405 SE 13th Street
Grand Rapids, MN 55744
Hours: Mon thru Fri: 8 a.m.- 5 p.m.

Welcome to Grand Rapids Veterinary Clinic.

Look to Grand Rapids Vet Clinic for Pet Foods, Nutritional Supplements, and Pet Health Products

Grand Rapids Veterinary Clinic carries a full line of pet foods and nutritional supplements.Our online store/pharmacy offers full lines of veterinary prescription foods and non-prescription foods for your pet’s specific medical condition and stage of life. We also have nutritional supplements, vitamins, flea control products and dental health products. These products are of the highest quality. Advice regarding their usage is always available. Consult your veterinarian on what kind of food to give your pet. Your pet's nutritional needs change with age, and some medical conditions require special diets. We do carry in-house a selected variety of Hill's Prescription Diets that are used to treat the more common ailments that are diet-responsive in order to help patients started on their treatment right away. 

  •     Establish mealtimes for your pet. If food is available all day, your pet may eat out of boredom.
  •     Don't feed your pet table scraps. They are high in fat and calories and can upset the nutritional balance your pet needs.
  •     Limit food rewards. As much as they love treats, pets also respond well to walks, play time, and just spending time with you.

"Treating" Your Pet Right

Pet owners have always liked to show their animal family a little extra love with the occasional treat, but modern treats have gone way beyond slipping Rover a little turkey under the kitchen table. These days pet owners can visit pet bakeries, buy frozen dog desserts at the grocery store, or make homemade treats from a pet treat cookbook. With all these options, how do you know the right thing to feed your pet?
Click here for a listing of some common treats and the calories they include.
Be sure to pay attention to how many calories you are giving your pet in a day, you may be surprised how quickly the calories add up!
Here is another Calorie Chart of Everyday Foods & Dog Treats

There's nothing wrong with feeding your pet the occasional treat. Small amounts of a tasty treat can be great motivator if you're trying to train your pet, or to positively reinforce good behavior. These kinds of rewards can increase the bond between pets and owners, and some treats can even help your pet stay healthy. Best of all, it can be a lot of fun watching your pet savor a treat he/she really loves.

Treats can cause problems if they aren't given carefully.

Count those calories
One of the most dangerous problems overindulgence in treats can cause is obesity. It's a growing problem for pets as nearly half of all the pets in the United States are overweight. Obesity can contribute to a wide range of health problems, from arthritis to diabetes and heart disease. So be aware that some snacks are packed with calories, and stick with low-cal treats or avoid treats altogether if your pet is overweight.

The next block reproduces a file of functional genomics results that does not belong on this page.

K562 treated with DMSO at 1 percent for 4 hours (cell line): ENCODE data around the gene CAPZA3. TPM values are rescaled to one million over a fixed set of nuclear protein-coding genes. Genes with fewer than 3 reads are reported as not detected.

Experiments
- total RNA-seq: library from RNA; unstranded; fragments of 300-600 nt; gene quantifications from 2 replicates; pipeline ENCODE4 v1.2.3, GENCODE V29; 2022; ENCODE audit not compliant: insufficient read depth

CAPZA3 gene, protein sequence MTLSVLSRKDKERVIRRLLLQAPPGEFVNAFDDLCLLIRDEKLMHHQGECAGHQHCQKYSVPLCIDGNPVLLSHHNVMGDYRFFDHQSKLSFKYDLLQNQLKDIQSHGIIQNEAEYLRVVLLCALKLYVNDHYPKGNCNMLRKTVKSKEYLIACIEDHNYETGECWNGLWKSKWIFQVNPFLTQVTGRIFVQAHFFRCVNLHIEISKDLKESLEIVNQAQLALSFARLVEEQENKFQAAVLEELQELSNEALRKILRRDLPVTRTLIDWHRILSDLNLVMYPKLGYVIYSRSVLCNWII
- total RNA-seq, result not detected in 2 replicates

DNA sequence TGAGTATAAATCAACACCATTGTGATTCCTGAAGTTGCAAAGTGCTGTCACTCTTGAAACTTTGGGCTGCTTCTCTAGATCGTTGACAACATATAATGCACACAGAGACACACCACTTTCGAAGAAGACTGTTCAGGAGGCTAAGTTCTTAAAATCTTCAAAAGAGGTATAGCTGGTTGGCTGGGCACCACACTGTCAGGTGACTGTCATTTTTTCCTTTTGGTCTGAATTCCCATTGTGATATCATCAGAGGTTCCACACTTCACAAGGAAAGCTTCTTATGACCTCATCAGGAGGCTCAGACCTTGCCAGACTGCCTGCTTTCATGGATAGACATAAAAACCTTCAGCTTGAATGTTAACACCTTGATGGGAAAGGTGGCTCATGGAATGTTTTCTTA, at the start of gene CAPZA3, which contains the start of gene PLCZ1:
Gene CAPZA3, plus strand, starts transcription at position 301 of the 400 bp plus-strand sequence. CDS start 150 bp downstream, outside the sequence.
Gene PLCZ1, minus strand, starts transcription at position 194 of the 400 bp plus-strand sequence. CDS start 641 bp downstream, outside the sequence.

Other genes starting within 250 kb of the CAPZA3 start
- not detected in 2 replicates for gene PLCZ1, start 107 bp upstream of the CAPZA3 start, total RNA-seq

Stay away from scraps
As much as your cat or pup loves to lurk under the table during dinner, hoping for a few spilled crumbs, you should resist the urge to let her sample your table scraps. Leftover scraps from human food tend to be high in calories and fat and they can easily upset your pet's stomach. Not to mention that your pet could get used to the tastier food form the human table, and become picky, refusing their usual diet. Also, a pet that gets all the table food he/she wants is a lot like a five-year-old that fills up on ice cream before dinner. All the empty calories of table snacks can sate their hunger before they get to their own, nutritionally balanced food, and they can miss out on some of the nutrients they needs to stay healthy. Besides, if you feed your pet from your plate even a few times, you'll most likely end up with a pet that begs constantly at the table, even when you have guests visiting. For the sake of your pet's health and your own sanity, make it a house policy to never share table scraps. It might be best to leave your pet in a different room while you eat, so that no one in the family will be tempted.

Tips for treats:
How to choose the right thing when you want to treat your pet

First off, buy treats made specifically for your kind of pet. Most pet stores now offer treats formulated for all kinds of animals from kittens to cockatiels to ferrets. If your pet eats at scheduled meal times, don't let them fill up on treats before meals.

  •     Try giving your pet treats that benefit their health. Pet stores now offer dental treats that clean teeth; cat treats that prevent hairballs; treats with added glucosamine/chondroitin for arthritis, omega fatty acids, antioxidants; and more.
  •     If you're longing to let your dog sample a little human food but don't want to expand her waistline, you can try giving her a few fresh vegetables. Dogs often love veggies like carrots, broccoli, and green beans, which are low in calories and high in vitamins and healthy fiber.
  •     You'll have to use some care, as some produce that people love can be harmful to dogs. Onions can damage a dog's red blood cells casuing anemia, and grapes and raisins can be toxic.
  •    In general, don't let treats make up more than 10 percent of your pet's diet.
  •    As for the gourmet yummies that are now available, use your best judgment when deciding what to give your pet.

If you have any questions about how many and what kinds of treats are right for your pet, ask your veterinarian.  Give us a call today at 218-326-0395.